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News Values

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What Are the Seven News Values?

We often speak of seven news values held by news media gatekeepers—impact, timeliness, prominence, proximity, bizarreness, conflict, and currency.

01 Impact: The number of people whose lives will be influenced in some way by the subject of the story. For instance, a bakery strike may have less impact than a postal strike.

02 Timeliness: Recent events have higher news value than earlier happenings. Of particular value are stories brought to the public ahead of the competition. These are known as scoops.

03 Prominence: For the same occurrence, people in the public eye have higher news value than obscure people. For example, we cared that basketball pro Magic Johnson and actor Rock Hudson had AIDS, while an ordinary citizen with AIDS would not have commanded the attention of the national news media.

04 Proximity: Stories about events and situations in one’s home community are more newsworthy than events that take place far away. For example, journalists assess the value of a news item reporting tragic deaths by comparing the number of deaths with the distance from the home community. For instance:

  • If 1,000 persons drown in a flood in a faraway country, the story has about the same news value as a story describing how 100 persons drowned in a distant part of the United States.
  • In turn, that 100 person story has about the same news value as a story concerning 10 flood victims within our own state.
  • Finally, a story about those ten victims has about the same value as a story describing a flood that drowns one person in our local community.

05 Bizarreness: A classic example of this is dog-bites-man vs. man-bites-dog. Man-bites-dog is more bizarre. Dog-bites-man usually is not news.

06 Conflict: Strife is newsworthy. War. Public anger or bitter disagreement over fundamental issues.

07 Currency: More value is attributed to stories pertaining to issues or topics that are in the spotlight of public concern rather than to issues or topics about which people care less. Stories come and stories go. For example:

  • In 2000, the arrival of the millennium, the dot-com bubble burst, the gun control debate, W elected president.
  • In 2001, George W. Bush inaugurated, the September 11 attacks, war in Afghanistan, Russian space station falls into the Pacific Ocean, Timothy McVeigh executed, stem cell research.
  • In 2002, SARS, U.S. invasion of Afghanistan, Andrea Yates guilty of drowning her 5 children, the Queen Mother dies, Mars Odyssey finds water ice, American Taliban pleads guilty, Beltway snipers arrested, Department of Homeland Security formed.
  • In 2003, Iraq disarmament crisis, the war and occupation of Iraq, bird flu, sons of Saddam Hussein killed by U.S. military, The Station nightclub fire in Rhode Island, Human Genome Project completed, Bush “Mission Accomplished” speech, Eric Rudolph captured, Staten Island Ferry crash, last Concorde flight, Green River Killer confesses, mad cow disease in Washington state, Strom Thurmond and Johnny Cash die.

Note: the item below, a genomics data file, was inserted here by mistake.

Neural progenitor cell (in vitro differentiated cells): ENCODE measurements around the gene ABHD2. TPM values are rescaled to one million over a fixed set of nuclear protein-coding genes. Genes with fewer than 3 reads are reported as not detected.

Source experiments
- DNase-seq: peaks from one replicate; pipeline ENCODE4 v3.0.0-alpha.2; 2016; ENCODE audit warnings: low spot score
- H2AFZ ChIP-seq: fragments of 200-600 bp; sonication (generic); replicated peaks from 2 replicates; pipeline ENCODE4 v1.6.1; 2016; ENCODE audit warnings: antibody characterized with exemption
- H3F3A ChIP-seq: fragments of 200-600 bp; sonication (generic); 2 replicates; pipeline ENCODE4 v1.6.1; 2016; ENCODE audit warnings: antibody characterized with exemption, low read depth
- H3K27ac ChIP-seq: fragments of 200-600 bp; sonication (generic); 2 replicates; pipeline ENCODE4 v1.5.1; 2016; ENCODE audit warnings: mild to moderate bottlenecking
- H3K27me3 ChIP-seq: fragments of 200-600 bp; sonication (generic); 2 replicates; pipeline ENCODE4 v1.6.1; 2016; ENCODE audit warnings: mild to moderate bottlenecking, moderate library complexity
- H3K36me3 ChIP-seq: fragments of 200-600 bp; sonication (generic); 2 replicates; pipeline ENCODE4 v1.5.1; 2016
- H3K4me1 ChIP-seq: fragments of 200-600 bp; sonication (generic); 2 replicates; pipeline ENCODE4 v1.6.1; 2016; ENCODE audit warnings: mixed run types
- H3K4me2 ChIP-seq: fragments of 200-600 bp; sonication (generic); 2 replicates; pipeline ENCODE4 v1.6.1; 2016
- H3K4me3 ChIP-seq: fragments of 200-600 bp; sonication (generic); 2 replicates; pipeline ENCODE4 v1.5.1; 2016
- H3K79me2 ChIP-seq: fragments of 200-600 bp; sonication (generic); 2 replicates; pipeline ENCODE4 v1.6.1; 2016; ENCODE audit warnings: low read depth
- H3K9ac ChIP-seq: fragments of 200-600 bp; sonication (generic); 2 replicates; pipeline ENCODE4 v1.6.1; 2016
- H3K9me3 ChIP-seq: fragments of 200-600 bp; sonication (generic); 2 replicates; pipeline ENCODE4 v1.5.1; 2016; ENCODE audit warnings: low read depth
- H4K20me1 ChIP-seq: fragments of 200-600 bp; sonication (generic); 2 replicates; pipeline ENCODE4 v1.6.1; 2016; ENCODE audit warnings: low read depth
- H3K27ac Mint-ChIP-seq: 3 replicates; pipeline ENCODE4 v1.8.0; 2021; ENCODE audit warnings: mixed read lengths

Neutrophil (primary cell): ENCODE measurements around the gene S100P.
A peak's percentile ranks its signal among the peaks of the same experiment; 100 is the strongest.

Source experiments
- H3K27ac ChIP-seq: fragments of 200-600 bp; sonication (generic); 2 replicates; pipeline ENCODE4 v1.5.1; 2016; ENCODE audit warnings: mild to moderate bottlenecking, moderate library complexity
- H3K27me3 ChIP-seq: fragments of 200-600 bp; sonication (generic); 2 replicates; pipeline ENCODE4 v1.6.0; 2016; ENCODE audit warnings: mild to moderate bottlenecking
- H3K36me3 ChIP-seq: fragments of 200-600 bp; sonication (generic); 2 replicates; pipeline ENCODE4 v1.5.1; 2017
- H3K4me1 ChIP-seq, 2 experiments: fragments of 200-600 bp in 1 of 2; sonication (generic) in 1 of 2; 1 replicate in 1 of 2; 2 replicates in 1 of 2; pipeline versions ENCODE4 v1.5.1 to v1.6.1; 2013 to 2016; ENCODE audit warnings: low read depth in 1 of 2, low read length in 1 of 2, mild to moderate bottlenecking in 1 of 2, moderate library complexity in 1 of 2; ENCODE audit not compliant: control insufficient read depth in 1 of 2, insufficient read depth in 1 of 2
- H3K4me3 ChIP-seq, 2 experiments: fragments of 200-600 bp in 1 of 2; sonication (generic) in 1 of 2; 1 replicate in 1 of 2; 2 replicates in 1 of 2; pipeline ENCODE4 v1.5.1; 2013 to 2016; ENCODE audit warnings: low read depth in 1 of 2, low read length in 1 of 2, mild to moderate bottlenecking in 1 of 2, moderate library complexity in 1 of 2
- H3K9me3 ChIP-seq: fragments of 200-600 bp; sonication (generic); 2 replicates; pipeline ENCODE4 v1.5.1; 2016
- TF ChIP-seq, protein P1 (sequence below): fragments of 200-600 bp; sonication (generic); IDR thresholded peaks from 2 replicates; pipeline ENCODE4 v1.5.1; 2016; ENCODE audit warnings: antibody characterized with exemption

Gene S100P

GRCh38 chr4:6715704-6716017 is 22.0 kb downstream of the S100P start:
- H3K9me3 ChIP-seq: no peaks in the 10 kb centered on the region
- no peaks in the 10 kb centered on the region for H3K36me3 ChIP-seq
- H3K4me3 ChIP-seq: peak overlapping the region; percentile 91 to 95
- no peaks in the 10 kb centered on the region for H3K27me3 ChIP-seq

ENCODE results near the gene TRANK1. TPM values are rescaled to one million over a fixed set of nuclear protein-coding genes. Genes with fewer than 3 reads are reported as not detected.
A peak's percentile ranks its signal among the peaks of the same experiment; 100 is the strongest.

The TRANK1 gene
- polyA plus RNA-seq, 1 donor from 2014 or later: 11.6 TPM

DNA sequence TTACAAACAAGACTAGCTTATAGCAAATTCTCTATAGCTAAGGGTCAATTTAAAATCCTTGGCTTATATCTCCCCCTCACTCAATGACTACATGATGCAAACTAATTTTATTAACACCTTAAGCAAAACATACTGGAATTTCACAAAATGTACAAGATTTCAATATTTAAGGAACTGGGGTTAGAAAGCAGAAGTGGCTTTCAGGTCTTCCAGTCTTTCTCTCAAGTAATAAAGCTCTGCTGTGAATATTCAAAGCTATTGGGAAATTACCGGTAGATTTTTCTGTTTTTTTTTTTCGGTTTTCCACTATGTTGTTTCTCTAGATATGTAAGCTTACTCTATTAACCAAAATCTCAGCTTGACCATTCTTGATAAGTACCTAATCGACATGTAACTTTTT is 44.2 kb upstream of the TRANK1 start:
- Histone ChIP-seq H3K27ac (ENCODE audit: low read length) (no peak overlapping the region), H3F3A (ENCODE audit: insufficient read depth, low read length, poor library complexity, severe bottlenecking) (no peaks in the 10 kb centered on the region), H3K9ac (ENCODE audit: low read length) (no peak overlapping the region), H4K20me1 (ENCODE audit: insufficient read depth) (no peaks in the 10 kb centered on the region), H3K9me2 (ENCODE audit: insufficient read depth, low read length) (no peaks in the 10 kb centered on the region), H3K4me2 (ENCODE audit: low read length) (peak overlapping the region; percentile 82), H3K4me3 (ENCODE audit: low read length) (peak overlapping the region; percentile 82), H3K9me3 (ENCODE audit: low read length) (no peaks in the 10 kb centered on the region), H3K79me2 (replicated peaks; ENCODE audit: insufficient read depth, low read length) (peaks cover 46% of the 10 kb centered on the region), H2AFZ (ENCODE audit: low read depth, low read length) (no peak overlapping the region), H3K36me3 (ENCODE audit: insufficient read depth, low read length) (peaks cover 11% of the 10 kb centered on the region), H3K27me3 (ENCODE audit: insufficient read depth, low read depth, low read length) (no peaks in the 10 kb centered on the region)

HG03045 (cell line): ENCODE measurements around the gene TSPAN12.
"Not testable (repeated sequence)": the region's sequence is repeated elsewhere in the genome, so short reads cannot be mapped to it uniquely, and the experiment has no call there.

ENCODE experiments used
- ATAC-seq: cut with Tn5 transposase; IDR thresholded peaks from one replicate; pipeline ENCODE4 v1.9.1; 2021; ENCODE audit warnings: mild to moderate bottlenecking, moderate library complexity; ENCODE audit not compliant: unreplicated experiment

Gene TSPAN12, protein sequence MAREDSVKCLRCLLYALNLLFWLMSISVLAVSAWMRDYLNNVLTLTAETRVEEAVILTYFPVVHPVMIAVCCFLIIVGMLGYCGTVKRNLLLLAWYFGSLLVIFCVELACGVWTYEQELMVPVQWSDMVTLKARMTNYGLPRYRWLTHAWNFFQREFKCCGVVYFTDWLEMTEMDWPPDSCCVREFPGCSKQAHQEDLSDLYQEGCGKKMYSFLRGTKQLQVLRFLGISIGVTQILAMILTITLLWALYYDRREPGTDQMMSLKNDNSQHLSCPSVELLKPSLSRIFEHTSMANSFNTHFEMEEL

• In 2004, the stream of earlier stories were replaced by the Indian Ocean earthquake tsunami, the President’s vision of travel to Mars, same-sex marriage, the hanging of American contractors in Iraq, evidence of water on Mars, the Madrid train attack, the Iraq prison abuse scandal, the 9/11 Commission findings, hurricanes Charley, Frances, Ivan and Jeanne, the Olympics in Greece, high gas prices, Fallujah, W re-elected president.
  • In 2005, George W. Bush inaugurated, Hurricane Katrina, Huygens lands on Titan, Kyoto Protocol, Abu Ghraib prison scandal, non-stop solo flight around the world, BP oil refinery explosion in Texas, Pope John Paul II and Rosa Parks die, Live 8 concerts, Kashmir earthquake, Saddam Hussein trial, first human face transplant.
  • In 2006, Saddam Hussein hanged, NASA returns dust from a comet, Indonesia earthquake kills 6,000, Israeli-Hezbollah war in Lebanon, Pluto downgraded from planet, North Korea’s first nuclear test.
  • In 2007, the Virginia Tech massacre, Live Earth concerts, last harry Potter book, Writers Guild strike, Benazir Bhutto assassinated.
  • In 2008, $100-a-barrel oil, markets plunge, the Great Recession begins, Fidel Castro resigns, Dmitry Medvedev is president of Russia, Bill Gates retires, first bionic eyes implanted, Beijing Olympics, Barack Obama elected.
  • In 2009, Obama inaugurated, Michael Jackson and Walter Cronkite die, the health care debate, H1N1 flu pandemic, Iranian student riots.
  • In 2010, Haiti earthquake, Chile earthquake, China earthquake, volcanic ash from Iceland disrupts Europe, Pakistan monsoon, tallest man-made structure opened in Dubai, Poland president killed in airplane crash, actor Tony Curtis dies, Deepwater Horizon oil platform explodes in the Gulf of Mexico, FIFA World Cup in South Africa, Wikileaks, North Korea sinks South Korean warship and later shells South Korea, school bullying.
  • And so on...

© 2011 Dr. Anthony Curtis, Mass Communication Dept., University of North Carolina at Pembroke

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